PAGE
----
In the World of ‘Attention Commerce,’ a Multi-Channel Presence is Key
It’s been a big month for BigCommerce: in the last four weeks, the SaaS ecommerce platform has partnered with Latin American marketplace Mercado Libre to facilitate cross-border sales; teamed up with Amazon to give its merchants access to Amazon’s order fulfillment services, whether they sell on that marketplace or not; expanded its European presence beyond the UK to the Netherlands, Italy and France; partnered with BNPL provider Sezzle so that BigCommerce merchants can offer installment-based payment plans to shoppers; and acquired data feed management platform Feedonomics to enable cross-channel product sales.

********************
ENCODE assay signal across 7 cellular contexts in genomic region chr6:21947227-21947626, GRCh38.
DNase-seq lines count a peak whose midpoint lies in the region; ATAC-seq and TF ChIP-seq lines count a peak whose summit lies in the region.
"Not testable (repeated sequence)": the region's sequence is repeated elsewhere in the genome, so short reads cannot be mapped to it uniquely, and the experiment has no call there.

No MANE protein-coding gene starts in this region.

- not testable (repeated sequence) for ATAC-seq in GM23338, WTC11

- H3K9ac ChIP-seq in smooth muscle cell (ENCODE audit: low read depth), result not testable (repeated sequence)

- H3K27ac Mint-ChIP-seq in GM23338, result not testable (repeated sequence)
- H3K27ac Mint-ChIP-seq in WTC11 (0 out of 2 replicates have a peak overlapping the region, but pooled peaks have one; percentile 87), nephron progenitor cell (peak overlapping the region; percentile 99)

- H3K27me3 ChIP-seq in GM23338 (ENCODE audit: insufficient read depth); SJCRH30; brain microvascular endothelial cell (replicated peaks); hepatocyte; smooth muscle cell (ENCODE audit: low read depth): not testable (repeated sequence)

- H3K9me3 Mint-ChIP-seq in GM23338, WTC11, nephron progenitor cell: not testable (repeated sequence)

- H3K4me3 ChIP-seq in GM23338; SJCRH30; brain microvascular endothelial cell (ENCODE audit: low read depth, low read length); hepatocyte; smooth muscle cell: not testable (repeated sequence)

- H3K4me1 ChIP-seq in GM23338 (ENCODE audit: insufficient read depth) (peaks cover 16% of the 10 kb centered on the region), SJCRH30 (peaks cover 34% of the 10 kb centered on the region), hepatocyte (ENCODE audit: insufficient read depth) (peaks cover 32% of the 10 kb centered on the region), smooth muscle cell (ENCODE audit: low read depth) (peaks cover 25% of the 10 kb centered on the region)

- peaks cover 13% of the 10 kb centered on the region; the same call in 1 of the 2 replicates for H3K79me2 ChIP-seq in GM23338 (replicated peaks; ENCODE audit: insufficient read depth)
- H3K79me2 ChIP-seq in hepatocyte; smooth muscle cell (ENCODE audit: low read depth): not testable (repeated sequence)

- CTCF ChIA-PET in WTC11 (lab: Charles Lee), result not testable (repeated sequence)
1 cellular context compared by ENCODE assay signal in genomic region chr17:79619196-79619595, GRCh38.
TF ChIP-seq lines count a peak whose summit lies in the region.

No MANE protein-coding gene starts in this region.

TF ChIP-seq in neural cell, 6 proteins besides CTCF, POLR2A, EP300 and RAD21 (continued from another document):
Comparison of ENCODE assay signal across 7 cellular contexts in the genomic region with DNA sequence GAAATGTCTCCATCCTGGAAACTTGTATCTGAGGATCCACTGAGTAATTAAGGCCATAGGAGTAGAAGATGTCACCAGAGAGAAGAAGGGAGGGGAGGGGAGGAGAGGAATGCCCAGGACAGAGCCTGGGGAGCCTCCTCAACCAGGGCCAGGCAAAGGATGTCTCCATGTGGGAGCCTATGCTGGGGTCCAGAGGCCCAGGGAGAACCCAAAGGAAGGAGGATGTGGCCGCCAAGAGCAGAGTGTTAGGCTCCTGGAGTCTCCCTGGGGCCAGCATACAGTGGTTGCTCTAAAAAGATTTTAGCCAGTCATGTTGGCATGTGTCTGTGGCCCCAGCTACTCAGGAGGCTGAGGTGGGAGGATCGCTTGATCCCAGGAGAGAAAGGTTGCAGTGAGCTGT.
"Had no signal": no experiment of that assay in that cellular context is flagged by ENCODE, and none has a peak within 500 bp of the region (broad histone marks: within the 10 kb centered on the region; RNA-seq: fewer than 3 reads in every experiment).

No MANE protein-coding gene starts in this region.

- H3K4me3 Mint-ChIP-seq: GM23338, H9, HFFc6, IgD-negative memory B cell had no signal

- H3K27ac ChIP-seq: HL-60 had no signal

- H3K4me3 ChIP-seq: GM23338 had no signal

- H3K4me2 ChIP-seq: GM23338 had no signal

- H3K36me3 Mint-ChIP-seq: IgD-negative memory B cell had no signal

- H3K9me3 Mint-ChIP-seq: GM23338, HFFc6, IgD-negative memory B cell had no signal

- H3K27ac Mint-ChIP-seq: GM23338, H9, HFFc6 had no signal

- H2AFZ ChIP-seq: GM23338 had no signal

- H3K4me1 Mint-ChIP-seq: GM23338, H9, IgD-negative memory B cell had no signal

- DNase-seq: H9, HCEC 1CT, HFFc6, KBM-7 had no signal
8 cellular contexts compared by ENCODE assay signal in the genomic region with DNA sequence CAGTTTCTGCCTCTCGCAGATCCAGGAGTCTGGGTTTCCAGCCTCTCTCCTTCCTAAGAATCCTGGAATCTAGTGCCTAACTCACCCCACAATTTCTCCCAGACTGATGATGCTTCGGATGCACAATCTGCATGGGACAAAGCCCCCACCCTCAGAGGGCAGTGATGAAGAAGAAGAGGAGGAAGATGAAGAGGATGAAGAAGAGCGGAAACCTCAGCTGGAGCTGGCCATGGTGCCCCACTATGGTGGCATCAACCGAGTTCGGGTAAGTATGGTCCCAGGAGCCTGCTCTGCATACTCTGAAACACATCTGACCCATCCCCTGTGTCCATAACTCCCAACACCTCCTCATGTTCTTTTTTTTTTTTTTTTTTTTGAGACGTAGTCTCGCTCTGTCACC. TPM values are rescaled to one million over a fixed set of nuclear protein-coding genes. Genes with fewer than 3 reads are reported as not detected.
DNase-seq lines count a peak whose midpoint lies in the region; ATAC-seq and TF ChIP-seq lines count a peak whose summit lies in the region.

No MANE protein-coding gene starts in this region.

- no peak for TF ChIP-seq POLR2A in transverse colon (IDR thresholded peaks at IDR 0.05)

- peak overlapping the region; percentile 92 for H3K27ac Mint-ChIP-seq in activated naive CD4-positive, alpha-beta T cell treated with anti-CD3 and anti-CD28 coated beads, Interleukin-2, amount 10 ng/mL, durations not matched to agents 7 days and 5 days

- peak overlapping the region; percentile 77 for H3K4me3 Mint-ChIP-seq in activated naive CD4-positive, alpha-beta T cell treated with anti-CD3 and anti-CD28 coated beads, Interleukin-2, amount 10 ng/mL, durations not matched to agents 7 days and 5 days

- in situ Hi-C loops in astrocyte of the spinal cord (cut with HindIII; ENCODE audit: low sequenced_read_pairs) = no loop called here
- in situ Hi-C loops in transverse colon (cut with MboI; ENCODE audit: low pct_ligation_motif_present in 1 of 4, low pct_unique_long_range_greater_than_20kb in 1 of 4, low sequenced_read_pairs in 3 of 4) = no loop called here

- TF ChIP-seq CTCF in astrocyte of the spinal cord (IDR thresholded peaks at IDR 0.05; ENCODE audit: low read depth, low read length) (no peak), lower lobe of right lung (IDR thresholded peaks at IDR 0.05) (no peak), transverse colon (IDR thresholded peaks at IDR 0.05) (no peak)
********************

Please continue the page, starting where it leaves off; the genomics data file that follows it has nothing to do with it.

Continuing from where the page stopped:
As the ecommerce wars heat up, BigCommerce is making a name for itself as one of the top facilitators of digital trade, alongside competitors such as Shopify, Adobe Commerce and Salesforce Commerce Cloud. The company sees itself sitting squarely in the center of the pack, catering primarily to mid-size businesses with $1 to $50 million in online revenue.
The company’s Senior Director and General Manager of Omnichannel, Sharon Gee, has been at the center of the massive shifts taking place in ecommerce over the last year and a half. With more than 10 years of experience in digital marketing, ecommerce strategy and digital transformation, she has helped architect omnichannel strategies for hundreds of brands and retailers, including Michael Kors, Joann Fabrics, Converse and Billabong Brands. Now, at BigCommerce, she helps merchants grow via integrations to channels such as Google, Facebook, Amazon, eBay and Walmart, a task she says is “like walking among giants.”